Safety in numbers

Another study, published last month in Nature2, suggests that a type of T cell that typically resides in the organs of the lymphatic system, including the spleen, might make its way to the brain to aid in recovery from stroke. These scientists found an unusually large number of a subset of T cells known as regulatory T cells in the brains of mice following a stroke.

“Usually you’d find maybe 100 of these cells in the brain, but after injury we found 10,000 or so,” says Akihiko Yoshimura, an immunologist at Keio University in Tokyo and senior author of the study. “It’s a huge accumulation.”

Even beyond the number of regulatory T cells in the brain, the researchers were surprised to see that these cells responded to the neurotransmitter serotonin in a way that had previously not been known. “This is very different from other T regulatory cells,” Yashimura explains.

The cells grew in number in response to serotonin, and this expansion is what seemed to have a beneficial effect when it came to recovery from stroke. The researchers also found that the infiltration of T cells into the brain seemed to be driven by two signaling proteins and that mice that were injected with these proteins following stroke recovered faster than mice in the control group. For instance, in one test of how quickly mice regained their ability to make right turns (a movement that was lost as a result of stroke), mice that were injected with either of the two signaling proteins were almost back to normal within 15 days, whereas the control mice had made little progress towards regaining their ability to turn corners.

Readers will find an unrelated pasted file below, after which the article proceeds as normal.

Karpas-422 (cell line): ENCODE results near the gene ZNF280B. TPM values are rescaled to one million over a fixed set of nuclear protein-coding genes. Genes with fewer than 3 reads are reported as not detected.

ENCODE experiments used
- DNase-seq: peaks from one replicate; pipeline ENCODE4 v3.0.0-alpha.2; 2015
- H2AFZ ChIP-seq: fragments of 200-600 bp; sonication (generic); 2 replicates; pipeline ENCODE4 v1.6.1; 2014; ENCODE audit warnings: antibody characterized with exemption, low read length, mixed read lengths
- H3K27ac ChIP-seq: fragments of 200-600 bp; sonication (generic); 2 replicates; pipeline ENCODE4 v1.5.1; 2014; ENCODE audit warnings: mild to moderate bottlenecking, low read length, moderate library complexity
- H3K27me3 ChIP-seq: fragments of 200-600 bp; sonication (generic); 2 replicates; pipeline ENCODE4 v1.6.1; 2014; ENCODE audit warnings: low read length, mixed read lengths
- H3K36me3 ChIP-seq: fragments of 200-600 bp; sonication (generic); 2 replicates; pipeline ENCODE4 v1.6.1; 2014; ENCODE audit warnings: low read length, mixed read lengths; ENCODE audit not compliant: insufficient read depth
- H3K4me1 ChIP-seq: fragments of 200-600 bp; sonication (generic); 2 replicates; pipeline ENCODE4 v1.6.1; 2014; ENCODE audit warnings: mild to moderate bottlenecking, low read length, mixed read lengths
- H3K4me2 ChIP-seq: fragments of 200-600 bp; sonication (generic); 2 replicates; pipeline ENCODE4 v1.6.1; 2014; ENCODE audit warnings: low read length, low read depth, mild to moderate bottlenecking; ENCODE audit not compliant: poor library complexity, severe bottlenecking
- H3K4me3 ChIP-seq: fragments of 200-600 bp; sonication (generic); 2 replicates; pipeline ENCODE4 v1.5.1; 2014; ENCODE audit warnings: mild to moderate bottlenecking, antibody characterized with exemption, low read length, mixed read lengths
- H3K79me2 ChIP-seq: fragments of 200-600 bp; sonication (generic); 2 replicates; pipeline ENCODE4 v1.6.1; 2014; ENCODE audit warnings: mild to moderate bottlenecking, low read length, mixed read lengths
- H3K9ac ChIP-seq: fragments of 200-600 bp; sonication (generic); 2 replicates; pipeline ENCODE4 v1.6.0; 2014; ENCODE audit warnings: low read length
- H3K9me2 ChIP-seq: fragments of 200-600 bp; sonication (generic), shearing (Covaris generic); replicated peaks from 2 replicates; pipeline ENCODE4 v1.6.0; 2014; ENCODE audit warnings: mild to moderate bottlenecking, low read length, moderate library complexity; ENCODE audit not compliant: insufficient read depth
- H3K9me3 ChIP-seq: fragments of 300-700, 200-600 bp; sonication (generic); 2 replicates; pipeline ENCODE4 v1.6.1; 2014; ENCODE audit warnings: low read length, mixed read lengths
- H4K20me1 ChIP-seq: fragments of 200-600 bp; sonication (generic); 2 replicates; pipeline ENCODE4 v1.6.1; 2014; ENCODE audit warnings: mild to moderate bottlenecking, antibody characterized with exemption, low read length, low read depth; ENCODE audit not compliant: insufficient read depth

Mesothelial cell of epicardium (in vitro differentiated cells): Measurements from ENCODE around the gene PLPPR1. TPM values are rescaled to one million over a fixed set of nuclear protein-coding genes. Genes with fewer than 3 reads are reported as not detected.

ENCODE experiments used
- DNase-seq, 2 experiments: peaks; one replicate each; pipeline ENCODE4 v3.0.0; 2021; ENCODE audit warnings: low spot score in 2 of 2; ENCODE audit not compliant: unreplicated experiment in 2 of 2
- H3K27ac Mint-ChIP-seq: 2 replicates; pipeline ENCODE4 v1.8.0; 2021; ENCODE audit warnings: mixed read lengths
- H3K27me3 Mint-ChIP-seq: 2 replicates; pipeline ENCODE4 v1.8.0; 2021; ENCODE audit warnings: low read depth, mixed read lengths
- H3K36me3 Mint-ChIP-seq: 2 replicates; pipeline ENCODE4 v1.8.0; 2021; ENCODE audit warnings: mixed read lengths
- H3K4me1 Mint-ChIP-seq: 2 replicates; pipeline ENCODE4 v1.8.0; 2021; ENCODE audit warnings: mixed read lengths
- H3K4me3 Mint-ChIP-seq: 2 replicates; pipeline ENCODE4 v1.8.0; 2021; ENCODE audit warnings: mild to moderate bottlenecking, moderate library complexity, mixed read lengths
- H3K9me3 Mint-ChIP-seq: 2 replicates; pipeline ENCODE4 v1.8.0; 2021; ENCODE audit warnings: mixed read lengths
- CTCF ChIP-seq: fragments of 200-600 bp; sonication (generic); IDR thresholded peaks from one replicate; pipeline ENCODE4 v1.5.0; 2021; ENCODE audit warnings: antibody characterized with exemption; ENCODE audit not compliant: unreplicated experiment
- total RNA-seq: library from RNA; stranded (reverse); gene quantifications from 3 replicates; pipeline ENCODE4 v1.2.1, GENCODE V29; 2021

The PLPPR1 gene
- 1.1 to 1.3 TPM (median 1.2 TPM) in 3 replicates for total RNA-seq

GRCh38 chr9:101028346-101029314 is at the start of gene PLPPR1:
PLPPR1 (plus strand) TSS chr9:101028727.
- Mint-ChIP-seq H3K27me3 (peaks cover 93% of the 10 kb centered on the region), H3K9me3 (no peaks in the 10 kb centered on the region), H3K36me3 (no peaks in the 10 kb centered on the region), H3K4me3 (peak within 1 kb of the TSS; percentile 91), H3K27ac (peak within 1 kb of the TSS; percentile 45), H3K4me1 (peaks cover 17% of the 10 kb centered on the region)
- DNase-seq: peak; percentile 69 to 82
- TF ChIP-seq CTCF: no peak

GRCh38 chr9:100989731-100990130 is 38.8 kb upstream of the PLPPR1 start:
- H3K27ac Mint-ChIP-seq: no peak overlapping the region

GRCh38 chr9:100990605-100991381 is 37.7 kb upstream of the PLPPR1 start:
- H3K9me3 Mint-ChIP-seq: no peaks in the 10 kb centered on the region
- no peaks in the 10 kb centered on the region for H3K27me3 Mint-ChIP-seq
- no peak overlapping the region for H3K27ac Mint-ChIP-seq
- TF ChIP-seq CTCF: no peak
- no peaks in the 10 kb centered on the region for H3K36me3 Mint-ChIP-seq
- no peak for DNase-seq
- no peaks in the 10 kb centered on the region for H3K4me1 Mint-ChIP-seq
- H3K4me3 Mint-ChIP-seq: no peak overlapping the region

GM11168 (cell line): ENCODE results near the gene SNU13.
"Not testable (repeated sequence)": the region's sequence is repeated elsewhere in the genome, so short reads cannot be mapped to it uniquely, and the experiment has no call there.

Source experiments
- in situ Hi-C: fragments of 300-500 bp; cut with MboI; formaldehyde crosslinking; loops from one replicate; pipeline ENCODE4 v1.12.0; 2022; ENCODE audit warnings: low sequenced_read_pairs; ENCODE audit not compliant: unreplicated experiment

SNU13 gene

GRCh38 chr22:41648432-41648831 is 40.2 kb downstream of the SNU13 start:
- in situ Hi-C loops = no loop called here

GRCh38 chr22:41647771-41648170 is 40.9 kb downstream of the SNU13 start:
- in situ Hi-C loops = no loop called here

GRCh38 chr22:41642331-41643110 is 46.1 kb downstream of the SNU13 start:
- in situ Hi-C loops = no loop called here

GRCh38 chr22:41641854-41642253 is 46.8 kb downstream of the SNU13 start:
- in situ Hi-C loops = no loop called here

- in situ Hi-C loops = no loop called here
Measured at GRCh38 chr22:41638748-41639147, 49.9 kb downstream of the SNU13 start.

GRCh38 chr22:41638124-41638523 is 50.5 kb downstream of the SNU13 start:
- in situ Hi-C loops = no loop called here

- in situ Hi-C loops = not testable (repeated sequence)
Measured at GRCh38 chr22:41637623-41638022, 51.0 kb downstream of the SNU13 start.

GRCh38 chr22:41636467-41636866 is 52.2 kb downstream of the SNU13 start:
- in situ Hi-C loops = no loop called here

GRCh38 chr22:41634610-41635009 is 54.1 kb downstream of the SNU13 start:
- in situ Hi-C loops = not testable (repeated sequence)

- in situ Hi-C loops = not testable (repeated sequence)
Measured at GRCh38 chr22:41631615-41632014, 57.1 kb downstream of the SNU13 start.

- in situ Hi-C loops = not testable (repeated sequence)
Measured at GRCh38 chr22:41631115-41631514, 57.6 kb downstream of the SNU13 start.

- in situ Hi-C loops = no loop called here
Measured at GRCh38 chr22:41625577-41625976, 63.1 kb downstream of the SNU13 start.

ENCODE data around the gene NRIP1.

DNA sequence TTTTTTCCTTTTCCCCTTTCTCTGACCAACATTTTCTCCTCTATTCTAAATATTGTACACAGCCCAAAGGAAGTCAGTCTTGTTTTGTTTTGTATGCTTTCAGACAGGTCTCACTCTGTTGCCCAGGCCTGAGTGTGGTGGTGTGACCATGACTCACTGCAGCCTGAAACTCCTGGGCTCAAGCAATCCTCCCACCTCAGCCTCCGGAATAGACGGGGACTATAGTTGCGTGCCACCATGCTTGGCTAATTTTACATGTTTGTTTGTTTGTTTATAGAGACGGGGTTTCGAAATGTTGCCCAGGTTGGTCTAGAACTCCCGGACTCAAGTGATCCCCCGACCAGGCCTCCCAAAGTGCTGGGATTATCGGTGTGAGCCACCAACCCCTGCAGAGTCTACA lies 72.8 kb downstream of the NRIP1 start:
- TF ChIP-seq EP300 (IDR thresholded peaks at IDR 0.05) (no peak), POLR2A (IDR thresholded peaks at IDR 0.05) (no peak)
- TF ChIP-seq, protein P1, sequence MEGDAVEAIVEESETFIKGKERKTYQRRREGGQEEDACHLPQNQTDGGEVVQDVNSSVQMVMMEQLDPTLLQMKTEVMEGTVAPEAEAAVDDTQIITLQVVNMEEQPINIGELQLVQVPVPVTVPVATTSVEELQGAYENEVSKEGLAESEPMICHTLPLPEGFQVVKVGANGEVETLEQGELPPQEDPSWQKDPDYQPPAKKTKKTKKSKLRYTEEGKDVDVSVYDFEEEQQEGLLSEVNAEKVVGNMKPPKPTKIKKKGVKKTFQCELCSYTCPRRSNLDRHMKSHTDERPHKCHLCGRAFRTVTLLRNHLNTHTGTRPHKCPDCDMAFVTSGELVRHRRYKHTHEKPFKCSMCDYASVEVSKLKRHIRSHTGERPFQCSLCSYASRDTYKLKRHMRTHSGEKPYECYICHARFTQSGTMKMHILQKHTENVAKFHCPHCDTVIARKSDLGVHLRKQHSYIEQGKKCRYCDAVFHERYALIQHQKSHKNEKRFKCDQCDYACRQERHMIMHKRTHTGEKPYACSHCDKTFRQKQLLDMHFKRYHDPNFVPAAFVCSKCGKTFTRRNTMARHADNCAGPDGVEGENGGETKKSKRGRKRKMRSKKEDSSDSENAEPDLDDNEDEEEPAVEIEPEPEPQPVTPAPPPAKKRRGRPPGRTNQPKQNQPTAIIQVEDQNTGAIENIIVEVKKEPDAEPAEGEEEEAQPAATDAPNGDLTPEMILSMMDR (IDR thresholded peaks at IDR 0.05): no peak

Ransohoff says that what is remarkable about the Nature study is its focus on the chronic stage of stroke. “What is particularly noteworthy is that in the world of stroke therapy, everything is focused on the first six hours post-stroke, and this group is focused on regenerative medicine.” Yoshimura and his colleagues looked at mice two weeks following a stroke.

Some scientists are cautious about therapeutic takeaways for human beings. When it comes to stroke, “We don’t know yet which cell types are involved and what role they play,” says Alexander Flügel, a neuroimmunologist at the University of Göttingen in Germany. “We are at the very beginning of understanding this, and I would be skeptical about therapeutic takeaways.”

Still, there has been some evidence to suggest that the immune cells that infiltrate the brain could be used to our advantage when treating disease. In one study3, ten patients with a recurrent form of the brain cancer glioblastoma were treated with T cells that were extracted from their bodies and modified to target a specific protein in the brain. The researchers found that the therapy was well tolerated and seemed to elicit an immune response in the brain against the tumor, although, given the late stage and severity of the disease, the scientists weren’t able to determine much clinical benefit.


doi: 10.1038/d41591-019-00007-8